Rotational delay


Rotational delay

Rotational delay is one of the three delays associated with reading or writing data on a computer's disk drive, and somewhat similar for CD or DVD drives. The others are seek time and transfer time, and their sum is access time. The term applies to rotating storage devices (such as a hard disk or floppy disk drive, and to the older drum memory systems). The rotational delay is the time required for the addressed area of the disk (or drum) to rotate into a position where it is accessible by the read/write head.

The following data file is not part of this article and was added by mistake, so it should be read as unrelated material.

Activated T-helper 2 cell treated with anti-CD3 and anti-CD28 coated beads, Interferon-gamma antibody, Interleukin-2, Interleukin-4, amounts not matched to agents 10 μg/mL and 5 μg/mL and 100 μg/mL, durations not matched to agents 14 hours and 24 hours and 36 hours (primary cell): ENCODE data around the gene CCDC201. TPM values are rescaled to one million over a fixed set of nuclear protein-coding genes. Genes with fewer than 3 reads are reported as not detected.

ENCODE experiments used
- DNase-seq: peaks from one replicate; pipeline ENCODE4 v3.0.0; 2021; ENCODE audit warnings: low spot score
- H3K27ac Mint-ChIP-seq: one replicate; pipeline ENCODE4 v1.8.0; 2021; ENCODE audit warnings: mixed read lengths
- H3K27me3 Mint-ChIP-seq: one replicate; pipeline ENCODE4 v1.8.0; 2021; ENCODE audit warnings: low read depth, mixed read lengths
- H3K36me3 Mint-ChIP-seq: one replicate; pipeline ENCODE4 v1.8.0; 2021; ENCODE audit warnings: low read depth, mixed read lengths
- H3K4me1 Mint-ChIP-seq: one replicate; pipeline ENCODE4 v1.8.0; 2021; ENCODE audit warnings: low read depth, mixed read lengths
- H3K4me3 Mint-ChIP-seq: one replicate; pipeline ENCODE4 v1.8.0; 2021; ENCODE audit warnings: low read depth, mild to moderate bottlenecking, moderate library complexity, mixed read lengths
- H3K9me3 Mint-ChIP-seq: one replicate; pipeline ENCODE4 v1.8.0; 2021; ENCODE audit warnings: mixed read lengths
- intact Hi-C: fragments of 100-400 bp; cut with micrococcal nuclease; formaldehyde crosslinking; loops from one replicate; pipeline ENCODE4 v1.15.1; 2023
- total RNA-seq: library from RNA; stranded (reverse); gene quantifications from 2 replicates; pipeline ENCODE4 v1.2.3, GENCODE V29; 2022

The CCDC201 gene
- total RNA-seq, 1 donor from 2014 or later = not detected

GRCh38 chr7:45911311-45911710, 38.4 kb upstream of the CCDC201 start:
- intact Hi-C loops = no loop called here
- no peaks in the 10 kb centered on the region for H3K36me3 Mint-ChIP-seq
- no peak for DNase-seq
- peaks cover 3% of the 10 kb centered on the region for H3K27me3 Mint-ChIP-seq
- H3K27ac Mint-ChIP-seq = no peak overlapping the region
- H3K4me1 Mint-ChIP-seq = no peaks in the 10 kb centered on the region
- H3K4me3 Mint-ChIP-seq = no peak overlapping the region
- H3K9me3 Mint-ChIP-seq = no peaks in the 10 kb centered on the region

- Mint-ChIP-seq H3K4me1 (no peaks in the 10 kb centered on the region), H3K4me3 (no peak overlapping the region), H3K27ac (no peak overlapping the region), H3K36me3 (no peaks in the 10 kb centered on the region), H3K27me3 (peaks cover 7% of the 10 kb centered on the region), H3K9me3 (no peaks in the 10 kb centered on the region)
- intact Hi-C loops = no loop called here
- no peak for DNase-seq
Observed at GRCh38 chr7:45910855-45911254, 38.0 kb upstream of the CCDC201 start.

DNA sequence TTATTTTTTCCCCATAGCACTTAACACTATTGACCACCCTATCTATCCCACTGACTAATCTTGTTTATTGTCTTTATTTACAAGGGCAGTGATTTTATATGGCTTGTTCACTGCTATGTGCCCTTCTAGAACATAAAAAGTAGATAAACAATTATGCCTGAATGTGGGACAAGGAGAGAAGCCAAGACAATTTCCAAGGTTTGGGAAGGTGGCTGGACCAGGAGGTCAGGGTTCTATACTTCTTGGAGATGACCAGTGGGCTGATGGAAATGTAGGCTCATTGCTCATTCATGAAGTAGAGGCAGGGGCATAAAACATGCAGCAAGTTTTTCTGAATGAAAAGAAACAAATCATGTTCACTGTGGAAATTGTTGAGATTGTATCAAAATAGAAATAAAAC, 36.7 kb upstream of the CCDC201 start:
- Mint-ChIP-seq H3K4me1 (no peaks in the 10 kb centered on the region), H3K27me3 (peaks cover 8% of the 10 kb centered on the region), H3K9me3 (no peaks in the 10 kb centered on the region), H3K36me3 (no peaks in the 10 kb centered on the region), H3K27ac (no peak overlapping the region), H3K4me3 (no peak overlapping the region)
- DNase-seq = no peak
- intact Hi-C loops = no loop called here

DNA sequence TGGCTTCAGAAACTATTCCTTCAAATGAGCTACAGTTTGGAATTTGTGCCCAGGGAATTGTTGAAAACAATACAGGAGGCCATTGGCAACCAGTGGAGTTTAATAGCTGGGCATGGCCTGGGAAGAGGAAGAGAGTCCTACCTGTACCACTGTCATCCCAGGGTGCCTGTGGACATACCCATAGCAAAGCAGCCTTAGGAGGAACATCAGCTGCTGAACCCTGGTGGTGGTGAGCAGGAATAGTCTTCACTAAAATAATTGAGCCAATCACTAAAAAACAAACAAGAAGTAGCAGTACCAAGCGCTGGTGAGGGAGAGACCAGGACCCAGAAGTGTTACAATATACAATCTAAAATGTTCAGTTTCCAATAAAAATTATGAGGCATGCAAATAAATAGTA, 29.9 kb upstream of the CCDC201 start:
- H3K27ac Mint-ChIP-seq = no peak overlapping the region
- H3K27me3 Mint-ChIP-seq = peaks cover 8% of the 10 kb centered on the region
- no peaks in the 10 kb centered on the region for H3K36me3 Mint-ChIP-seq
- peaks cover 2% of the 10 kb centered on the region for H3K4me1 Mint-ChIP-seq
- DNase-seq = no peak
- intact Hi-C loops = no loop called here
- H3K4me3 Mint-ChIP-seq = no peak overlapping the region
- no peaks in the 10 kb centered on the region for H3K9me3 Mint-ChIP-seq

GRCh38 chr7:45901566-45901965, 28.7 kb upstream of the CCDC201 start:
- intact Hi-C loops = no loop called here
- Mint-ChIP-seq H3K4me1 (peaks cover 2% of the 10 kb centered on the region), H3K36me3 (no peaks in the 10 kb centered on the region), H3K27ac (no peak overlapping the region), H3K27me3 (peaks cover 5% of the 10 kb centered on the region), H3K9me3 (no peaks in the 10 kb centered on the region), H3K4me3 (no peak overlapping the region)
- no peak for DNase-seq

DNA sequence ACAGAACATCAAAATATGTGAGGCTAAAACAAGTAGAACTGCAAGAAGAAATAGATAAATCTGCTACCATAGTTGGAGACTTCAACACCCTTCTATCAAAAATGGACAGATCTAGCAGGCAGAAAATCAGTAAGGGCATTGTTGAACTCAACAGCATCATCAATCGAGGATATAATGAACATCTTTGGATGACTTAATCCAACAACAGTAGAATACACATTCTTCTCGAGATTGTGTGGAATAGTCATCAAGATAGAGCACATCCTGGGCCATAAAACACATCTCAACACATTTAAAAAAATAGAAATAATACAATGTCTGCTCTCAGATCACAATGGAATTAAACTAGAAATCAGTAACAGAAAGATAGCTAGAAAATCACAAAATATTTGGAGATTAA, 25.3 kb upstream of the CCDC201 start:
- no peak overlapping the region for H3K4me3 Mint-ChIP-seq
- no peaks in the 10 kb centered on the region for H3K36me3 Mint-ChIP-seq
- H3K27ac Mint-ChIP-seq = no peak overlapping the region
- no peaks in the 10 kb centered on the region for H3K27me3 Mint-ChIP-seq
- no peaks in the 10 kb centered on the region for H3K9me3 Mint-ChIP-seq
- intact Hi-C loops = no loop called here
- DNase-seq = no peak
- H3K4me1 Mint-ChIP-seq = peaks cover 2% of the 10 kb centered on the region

Maximum rotational delay is the time it takes to do a full rotation (as the relevant part of the disk may have just passed the head when the request arrived). Most rotating storage devices rotate at a constant angular rate (constant number of revolutions per second). The maximum rotational delay is simply the reciprocal of the rotational speed (appropriately scaled). In 2001, 7200 revolutions per minute is typical for a hard disk drive; its maximum rotational delay will be 60/7200 s or about 8 ms.

Average rotational delay is also a useful concept - it is half the maximum rotational delay.

ee also

* Seek time
* Hard disk


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